Team SBL-IFX Uses Alpha Laser Test to Refine Design Tools, Reduce Size, Weight and Cost for Space-Based Laser

    Business Editors
    REDONDO BEACH, Calif.--(BUSINESS WIRE)--Nov. 14, 2000--Team SBL-IFX, a joint venture comprising TRW (NYSE:TRW), Lockheed Martin and Boeing, is using results from a recent test of the TRW-built Alpha chemical laser to validate and refine the software models being used to design and predict the performance of the high-energy laser required for an experimental space-based missile defense system proposed by the Air Force and the Ballistic Missile Defense Organization.
    The test is the latest in a string of successes the team has had in reducing the potential size, weight and cost of the Space-Based Laser Integrated Flight Experiment (SBL-IFX), expected to be launched in 2012.
    The six-second test of the megawatt-class Alpha was conducted Oct. 12 at TRW's Capistrano Test Site in Southern California. It demonstrated that discrete variations in the laser's chemical flow rates could be used to tailor the laser's chemical efficiency and output power, and the uniformity of its beam. The test also validated a new diagnostic tool used to calculate the laser's output power during testing.
    "Being able to test our SBL-IFX laser predictions using a real high-energy laser test bed such as Alpha is a real bonus," said Col. Neil McCasland, director of the Air Force's SBL-IFX project. "The more we understand about laser performance under different operating conditions, the more accurately we can design and produce a laser that's optimized for the size, weight and performance requirements of the SBL-IFX mission."
    Team SBL-IFX conducted the Alpha test as part of its $240 million development contract with the Air Force and the Ballistic Missile Defense Organization. The SBL-IFX project will use a cylindrical, hydrogen-fluoride chemical laser like Alpha as its baseline, but will take advantage of engineering advances in the design and fabrication of laser hardware since Alpha was designed in the mid-1980s.
    According to Dan Wildt, TRW's SBL-IFX program manager, the demonstrated relationships between chemical flow rates and laser performance are encouraging. "This test has helped us validate ways to increase the chemical efficiency of the laser, which will translate directly into reductions in the size and weight of chemical storage tanks required to support a given mission requirement," he explained. Chemical efficiency is a measure of the laser's ability to extract energy from a controlled chemical reaction. The more efficient the laser, the more power it can produce per unit weight of chemical reactants.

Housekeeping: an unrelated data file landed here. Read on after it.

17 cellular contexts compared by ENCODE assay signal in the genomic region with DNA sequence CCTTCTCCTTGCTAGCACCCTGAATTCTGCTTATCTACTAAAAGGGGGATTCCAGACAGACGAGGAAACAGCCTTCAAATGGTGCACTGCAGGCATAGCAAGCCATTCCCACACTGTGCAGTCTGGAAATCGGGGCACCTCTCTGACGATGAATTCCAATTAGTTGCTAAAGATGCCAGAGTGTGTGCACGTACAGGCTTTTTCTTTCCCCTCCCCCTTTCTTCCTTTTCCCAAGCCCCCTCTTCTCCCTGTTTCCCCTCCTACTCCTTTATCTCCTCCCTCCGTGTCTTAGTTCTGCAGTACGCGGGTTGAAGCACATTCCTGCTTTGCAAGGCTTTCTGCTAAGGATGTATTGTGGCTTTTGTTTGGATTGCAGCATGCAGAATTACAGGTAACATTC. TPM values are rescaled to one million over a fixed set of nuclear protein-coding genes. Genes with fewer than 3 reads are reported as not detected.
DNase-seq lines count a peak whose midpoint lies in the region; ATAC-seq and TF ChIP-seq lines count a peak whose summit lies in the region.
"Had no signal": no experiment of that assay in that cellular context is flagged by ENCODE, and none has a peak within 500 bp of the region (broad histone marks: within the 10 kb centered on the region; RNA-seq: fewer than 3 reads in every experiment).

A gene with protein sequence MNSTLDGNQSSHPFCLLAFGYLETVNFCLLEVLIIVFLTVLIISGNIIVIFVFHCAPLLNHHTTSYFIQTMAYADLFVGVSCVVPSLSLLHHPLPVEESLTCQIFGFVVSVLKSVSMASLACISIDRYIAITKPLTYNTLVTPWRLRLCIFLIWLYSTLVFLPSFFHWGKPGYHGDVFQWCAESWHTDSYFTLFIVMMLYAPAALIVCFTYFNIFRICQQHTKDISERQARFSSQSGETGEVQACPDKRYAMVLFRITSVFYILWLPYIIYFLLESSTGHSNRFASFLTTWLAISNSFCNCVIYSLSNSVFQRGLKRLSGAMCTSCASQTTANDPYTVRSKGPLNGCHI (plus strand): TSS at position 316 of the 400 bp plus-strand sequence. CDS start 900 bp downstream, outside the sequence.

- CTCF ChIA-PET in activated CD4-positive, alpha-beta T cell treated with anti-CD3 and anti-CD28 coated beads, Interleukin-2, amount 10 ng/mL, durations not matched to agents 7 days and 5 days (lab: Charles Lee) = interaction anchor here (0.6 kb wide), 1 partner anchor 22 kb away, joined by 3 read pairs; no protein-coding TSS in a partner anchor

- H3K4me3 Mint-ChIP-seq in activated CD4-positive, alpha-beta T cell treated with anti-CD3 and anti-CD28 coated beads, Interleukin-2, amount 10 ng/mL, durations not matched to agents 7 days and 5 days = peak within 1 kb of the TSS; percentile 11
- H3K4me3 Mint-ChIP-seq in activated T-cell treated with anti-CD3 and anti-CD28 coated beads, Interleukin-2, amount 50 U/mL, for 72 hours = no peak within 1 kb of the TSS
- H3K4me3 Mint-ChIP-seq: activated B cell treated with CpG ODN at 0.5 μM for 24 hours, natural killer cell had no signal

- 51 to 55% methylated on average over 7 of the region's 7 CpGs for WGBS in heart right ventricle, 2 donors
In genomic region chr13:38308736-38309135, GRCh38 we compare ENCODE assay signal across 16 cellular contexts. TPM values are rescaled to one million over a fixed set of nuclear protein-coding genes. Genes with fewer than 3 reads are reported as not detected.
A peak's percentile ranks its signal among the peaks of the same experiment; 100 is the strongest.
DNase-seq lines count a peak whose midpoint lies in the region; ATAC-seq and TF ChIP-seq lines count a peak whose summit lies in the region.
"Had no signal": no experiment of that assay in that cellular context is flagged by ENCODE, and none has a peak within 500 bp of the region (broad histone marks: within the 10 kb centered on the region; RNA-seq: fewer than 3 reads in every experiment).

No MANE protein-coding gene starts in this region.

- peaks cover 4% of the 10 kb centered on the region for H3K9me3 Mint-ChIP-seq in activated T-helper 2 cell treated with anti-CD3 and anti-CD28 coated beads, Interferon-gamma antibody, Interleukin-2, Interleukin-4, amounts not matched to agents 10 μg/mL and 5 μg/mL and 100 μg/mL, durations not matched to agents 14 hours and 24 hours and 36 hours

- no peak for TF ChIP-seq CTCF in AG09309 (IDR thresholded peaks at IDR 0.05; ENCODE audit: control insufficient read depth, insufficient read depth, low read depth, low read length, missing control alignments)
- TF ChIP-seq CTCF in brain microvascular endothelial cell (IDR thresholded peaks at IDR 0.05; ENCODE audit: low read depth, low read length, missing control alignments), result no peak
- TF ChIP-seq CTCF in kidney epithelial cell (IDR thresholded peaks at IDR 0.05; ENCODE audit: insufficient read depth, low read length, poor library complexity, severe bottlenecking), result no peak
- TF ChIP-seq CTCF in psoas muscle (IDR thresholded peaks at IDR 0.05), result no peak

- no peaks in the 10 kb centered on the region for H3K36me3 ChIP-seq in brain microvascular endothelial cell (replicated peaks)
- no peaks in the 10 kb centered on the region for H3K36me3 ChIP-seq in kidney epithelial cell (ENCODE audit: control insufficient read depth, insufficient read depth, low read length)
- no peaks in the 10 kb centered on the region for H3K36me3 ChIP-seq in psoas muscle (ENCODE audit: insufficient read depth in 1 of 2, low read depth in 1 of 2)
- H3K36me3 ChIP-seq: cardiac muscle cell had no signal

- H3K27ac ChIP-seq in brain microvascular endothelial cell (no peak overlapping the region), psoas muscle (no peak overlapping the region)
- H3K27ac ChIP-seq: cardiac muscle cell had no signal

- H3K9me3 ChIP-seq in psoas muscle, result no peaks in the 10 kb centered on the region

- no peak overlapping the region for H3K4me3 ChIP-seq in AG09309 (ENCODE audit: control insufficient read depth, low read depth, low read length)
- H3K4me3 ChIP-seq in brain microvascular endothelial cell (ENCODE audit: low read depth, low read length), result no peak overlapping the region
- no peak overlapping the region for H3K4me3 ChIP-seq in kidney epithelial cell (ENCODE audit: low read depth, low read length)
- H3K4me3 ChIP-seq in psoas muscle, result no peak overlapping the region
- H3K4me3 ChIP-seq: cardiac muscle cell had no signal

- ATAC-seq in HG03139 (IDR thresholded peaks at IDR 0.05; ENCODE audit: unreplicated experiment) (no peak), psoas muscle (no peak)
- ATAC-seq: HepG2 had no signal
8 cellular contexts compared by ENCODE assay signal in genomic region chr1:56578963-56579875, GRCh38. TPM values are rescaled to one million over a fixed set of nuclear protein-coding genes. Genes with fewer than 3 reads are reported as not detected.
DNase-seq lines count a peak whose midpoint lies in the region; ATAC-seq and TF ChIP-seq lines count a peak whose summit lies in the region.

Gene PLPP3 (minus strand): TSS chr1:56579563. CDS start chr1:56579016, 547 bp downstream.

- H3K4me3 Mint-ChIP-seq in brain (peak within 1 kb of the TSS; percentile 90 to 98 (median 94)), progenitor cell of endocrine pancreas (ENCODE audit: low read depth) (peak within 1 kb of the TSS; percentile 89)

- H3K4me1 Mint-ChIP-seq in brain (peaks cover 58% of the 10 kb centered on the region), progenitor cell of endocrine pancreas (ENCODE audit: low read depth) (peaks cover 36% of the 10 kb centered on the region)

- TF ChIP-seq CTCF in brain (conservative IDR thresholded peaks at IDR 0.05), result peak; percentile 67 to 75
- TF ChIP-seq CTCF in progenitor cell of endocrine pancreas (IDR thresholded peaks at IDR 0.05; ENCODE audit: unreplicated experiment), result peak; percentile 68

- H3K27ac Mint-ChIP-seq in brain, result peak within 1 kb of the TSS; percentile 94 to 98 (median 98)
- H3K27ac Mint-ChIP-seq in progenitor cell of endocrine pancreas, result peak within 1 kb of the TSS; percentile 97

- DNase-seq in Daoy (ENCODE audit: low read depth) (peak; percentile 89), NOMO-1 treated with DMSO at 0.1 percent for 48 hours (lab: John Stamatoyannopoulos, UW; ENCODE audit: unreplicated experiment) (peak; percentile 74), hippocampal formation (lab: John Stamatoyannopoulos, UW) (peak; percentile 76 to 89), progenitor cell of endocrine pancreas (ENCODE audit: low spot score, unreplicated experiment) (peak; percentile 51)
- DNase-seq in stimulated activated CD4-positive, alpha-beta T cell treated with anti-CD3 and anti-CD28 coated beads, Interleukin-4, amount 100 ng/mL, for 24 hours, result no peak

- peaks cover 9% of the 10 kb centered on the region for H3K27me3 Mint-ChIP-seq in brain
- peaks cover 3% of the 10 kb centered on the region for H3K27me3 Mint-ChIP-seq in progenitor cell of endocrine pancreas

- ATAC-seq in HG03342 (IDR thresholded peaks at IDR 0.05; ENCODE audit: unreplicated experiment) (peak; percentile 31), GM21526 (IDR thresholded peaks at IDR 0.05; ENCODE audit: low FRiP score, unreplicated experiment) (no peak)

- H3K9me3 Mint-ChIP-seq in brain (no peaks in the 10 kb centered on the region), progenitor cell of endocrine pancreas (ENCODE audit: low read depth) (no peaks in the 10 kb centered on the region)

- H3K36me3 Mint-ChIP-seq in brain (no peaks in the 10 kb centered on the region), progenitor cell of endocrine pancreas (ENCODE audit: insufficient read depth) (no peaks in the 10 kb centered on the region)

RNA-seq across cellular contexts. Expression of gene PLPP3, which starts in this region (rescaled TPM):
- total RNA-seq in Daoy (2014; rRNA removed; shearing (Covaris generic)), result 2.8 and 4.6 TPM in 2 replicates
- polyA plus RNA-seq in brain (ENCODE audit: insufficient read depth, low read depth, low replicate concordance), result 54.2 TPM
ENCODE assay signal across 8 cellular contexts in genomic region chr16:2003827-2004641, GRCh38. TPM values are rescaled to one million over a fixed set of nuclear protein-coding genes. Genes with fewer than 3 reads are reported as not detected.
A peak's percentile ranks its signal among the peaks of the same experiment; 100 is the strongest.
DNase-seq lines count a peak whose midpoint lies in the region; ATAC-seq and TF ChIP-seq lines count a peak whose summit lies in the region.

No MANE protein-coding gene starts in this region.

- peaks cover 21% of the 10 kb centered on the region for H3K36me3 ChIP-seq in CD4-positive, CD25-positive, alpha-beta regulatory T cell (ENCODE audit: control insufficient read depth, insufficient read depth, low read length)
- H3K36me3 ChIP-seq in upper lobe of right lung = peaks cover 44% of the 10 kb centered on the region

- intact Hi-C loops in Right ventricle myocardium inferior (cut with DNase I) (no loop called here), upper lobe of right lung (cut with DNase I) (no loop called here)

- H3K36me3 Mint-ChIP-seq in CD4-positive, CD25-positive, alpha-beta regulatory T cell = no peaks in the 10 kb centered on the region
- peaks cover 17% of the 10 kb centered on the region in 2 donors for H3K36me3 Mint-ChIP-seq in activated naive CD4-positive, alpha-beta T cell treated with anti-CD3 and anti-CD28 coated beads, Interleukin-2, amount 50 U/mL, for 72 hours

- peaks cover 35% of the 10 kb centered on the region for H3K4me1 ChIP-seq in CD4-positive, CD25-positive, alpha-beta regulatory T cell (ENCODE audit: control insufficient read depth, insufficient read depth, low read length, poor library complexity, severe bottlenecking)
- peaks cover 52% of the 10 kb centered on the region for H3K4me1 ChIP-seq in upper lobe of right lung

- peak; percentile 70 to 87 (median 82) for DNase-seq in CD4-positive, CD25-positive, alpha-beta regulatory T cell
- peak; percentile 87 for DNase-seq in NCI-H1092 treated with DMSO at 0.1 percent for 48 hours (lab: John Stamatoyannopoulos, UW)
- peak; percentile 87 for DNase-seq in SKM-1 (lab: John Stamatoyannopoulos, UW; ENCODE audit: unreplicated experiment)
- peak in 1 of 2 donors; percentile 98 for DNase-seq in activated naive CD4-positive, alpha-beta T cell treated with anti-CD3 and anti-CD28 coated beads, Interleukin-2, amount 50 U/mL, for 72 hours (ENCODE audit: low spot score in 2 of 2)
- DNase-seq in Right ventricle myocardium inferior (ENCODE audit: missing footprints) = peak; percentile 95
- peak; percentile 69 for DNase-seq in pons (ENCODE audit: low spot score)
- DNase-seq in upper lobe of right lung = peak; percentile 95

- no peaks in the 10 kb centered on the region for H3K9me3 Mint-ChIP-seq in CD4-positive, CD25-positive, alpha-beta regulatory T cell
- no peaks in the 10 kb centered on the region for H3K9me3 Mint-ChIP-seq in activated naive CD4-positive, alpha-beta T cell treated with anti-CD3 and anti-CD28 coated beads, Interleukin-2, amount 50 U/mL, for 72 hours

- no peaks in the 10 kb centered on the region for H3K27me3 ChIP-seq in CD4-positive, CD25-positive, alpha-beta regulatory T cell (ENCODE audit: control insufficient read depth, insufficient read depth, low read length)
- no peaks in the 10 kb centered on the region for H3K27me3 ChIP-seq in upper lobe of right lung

The Alpha test follows several other recent developments by Team SBL-IFX that will reduce the SBL-IFX laser's size, weight and cost, and enhance its performance. The list of successes includes:

- Development of a new, self-cooling laser nozzle (device that feeds chemical reactants into lasing cavity) that allows the laser to extract 30 percent more output power from a given amount of laser reactants;
- Development and demonstration of a faster, more reliable way to fabricate the nozzles into rings that form the SBL-IFX laser's primary combustion chamber, known as the gain generator; and
- Development of the manufacturing processes required to produce and coat uncooled, single-crystal silicon optics used for the mirrors in the SBL-IFX lasing cavity. The use of uncooled optics will eliminate the significant weight and complexity of "plumbing" systems required by traditional water-cooled laser systems.

    Team SBL-IFX will couple data from the Alpha test with data from small-scale hardware based on the new nozzle design to refine the computer-based model of the megawatt-class SBL-IFX laser. That model will become the basis for the SBL-IFX laser payload design.
    Team SBL-IFX's risk-reduction activities are focused on maturing the component technologies required to produce, integrate and perform a ground-based demonstration of a full-scale SBL-IFX integrated test unit before the end of the decade. The objective of the SBL-IFX project is a lethal, on-orbit demonstration of SBL-IFX's defensive capabilities against a live, boosting missile target, expected in 2013.
    Team SBL-IFX comprises TRW Space & Electronics Group, Redondo Beach, Calif.; Lockheed Martin Missiles & Space Operations, Sunnyvale, Calif.; and Boeing Space & Communications Group, Seal Beach, Calif.